“Knot, knot—yes that’s right,” she nodded.

“Each is his own little cubicle; each with his won cross or holy books; each with his fire, his wife…” (296)

The weblog is a genre of writing which enables those connections. And I think such connections can be very helpful in writing research.

For example, yesterday I was reading Eric Alterman’s MSNBC weblog, “Altercation.” Alterman noted that the GOP convention press releases indicated that a number of delegates were active duty military. He also pointed out that both Federal Law and Military Regulations prohibit military personnel serving in such positions.

Alterman’s claim was consistent with my own knowledge of military regulations, and curiously enough got me thinking about a stalled writing project of my own. Last year I received a small grant from the Center for the Study of Sexual Minorities in the Military (CSSMM), at the University of California, Santa Barbara. The grant was to write an auto-ethnography describing my experiences as a career submariner who was called to testify before the U.S. Senate Armed Services Committee during the “Gays-in-the-Military” debate in 1993. I had written a draft of the piece, but two reviewers had pointed out that it seemed to be two separate prices of writing: (1) an analysis of how power allocations of space and time affected my development as a writer and speaker aboard submarines; and (2) the story of my testimony before the Senate. Yet when I tried to separate the two pieces, the second piece, the story of my testimony lacked a beginning, a place from which to launch the story which would connect it to the experiences of the audience at CSSMM, who I think are interested in how I overcame the military’s historical tendency to suppress diversity and debate. After all, they aren’t called the “uniform services” for nothing. Reading Alterman gave me that connection—the legal authority the military has over its members to prevent their participation in political debate, and the way in which they sometimes “relax” those restrictions when it serves the political agenda of the generals and admirals. That will be the real starting point for my piece.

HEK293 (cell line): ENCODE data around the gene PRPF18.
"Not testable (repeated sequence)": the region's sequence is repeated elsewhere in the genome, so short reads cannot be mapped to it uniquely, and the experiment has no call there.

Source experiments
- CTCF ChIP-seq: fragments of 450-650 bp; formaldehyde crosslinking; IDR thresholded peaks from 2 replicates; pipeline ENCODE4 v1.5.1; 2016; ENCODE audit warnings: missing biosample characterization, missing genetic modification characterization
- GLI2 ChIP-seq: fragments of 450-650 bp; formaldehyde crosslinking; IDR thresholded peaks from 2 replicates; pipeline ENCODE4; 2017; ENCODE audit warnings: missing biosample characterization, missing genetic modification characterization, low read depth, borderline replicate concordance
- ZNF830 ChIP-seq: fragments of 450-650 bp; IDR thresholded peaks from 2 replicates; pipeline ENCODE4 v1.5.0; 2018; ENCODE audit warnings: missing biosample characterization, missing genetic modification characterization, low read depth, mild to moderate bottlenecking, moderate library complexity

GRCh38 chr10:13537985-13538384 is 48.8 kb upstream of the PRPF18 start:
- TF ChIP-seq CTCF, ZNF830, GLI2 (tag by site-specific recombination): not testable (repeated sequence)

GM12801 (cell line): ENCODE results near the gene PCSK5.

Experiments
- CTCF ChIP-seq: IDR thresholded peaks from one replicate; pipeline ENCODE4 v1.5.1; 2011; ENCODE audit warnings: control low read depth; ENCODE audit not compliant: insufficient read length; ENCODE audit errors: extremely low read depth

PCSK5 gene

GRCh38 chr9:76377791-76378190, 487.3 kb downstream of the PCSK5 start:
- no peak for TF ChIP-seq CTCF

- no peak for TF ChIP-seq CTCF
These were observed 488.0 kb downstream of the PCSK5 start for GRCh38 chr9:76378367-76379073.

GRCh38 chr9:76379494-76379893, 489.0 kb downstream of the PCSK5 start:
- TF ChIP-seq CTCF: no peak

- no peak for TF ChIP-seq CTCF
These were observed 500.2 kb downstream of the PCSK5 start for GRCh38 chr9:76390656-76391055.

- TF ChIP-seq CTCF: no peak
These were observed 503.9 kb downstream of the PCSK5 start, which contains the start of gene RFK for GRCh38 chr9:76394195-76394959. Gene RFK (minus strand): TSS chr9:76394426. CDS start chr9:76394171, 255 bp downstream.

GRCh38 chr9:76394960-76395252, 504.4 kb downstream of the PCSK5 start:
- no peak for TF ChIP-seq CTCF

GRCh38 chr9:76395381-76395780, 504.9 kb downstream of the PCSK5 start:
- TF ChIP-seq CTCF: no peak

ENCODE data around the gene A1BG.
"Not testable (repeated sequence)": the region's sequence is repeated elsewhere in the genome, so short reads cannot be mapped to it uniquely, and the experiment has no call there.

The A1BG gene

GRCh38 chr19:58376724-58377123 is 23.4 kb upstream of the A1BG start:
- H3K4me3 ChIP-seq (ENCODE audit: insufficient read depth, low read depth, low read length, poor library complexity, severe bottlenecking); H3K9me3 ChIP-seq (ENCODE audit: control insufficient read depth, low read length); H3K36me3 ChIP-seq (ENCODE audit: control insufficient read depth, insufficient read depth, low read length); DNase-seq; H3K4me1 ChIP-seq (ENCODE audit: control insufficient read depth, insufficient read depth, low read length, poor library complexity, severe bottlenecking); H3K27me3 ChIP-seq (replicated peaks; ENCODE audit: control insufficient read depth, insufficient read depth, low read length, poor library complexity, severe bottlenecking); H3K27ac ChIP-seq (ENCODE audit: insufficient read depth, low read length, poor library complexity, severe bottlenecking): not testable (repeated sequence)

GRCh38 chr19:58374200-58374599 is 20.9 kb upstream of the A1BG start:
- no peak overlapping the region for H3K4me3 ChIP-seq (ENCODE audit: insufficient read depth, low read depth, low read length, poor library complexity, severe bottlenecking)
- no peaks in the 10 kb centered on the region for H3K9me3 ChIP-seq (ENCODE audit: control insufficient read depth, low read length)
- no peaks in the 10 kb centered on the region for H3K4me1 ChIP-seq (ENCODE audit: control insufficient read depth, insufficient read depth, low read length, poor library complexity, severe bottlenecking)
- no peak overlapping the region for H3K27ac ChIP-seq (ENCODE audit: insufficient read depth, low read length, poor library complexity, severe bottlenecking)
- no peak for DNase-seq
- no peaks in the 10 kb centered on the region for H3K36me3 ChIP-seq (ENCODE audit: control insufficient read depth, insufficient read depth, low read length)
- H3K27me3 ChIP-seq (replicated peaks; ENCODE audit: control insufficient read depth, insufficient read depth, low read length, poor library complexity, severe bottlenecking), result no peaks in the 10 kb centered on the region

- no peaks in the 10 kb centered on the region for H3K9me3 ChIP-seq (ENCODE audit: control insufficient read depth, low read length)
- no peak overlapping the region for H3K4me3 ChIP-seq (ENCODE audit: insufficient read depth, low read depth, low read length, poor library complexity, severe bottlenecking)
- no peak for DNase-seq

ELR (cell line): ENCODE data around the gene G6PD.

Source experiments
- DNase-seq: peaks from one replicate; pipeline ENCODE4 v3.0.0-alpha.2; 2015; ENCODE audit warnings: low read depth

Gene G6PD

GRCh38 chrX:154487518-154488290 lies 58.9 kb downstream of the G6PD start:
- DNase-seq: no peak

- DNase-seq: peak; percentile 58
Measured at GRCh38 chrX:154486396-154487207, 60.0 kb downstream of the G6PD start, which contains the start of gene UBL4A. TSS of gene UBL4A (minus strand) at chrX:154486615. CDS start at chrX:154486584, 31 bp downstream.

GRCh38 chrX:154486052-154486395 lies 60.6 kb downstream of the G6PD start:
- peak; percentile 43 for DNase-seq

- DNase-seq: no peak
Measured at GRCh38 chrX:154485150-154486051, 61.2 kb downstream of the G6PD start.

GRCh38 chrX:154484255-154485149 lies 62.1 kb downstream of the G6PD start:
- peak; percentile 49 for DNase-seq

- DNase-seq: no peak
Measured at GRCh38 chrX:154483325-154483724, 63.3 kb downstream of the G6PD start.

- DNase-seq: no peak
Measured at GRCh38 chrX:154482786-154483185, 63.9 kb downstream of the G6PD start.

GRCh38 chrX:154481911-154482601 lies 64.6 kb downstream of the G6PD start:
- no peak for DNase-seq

Some other connections, noted in passing:

One interesting feature of these blogs is that your words are in cyberspace, and
Strangers may come upon them. The blogger software allows readers to comment in response to your pages (you can also turn off this feature). My first entry attracted the attention of a writer in Oklahoma http://juscuz.blogspot.com/2004/08/yummy-tax-cuts-part-2.html, who writes a political blog focused on the working class.